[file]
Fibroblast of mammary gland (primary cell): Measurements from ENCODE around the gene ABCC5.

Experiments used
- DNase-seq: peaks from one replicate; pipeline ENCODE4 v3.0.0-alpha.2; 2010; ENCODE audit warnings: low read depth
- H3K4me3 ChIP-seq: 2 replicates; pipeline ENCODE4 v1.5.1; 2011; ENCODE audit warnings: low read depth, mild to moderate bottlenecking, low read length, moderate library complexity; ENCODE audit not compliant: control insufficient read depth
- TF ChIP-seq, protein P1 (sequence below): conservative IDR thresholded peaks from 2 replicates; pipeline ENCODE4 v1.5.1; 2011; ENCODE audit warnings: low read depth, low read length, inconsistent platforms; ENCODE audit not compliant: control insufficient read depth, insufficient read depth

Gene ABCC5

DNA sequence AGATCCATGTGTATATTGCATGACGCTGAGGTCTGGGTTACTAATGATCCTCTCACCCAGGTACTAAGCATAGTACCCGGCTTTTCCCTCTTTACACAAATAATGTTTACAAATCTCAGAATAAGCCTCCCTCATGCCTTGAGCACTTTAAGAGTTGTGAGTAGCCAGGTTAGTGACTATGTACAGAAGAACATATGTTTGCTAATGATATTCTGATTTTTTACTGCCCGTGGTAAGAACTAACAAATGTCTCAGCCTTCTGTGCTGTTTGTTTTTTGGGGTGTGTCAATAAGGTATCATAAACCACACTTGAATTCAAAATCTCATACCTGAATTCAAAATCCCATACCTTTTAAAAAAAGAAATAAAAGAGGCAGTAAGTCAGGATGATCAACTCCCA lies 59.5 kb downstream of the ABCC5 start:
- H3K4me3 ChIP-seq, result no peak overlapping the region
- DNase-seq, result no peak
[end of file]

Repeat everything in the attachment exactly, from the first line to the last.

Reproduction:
Fibroblast of mammary gland (primary cell): Measurements from ENCODE around the gene ABCC5.

Experiments used
- DNase-seq: peaks from one replicate; pipeline ENCODE4 v3.0.0-alpha.2; 2010; ENCODE audit warnings: low read depth
- H3K4me3 ChIP-seq: 2 replicates; pipeline ENCODE4 v1.5.1; 2011; ENCODE audit warnings: low read depth, mild to moderate bottlenecking, low read length, moderate library complexity; ENCODE audit not compliant: control insufficient read depth
- TF ChIP-seq, protein P1 (sequence below): conservative IDR thresholded peaks from 2 replicates; pipeline ENCODE4 v1.5.1; 2011; ENCODE audit warnings: low read depth, low read length, inconsistent platforms; ENCODE audit not compliant: control insufficient read depth, insufficient read depth

Gene ABCC5

DNA sequence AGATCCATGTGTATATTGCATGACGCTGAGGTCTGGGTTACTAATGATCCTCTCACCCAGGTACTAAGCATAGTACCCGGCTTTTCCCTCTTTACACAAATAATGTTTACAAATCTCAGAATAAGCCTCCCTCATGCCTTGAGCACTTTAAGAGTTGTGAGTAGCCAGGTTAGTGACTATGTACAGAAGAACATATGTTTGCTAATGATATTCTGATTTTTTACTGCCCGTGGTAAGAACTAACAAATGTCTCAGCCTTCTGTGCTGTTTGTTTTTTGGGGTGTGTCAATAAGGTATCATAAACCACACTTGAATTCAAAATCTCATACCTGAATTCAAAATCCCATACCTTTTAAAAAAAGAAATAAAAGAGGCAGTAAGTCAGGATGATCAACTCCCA lies 59.5 kb downstream of the ABCC5 start:
- H3K4me3 ChIP-seq, result no peak overlapping the region
- DNase-seq, result no peak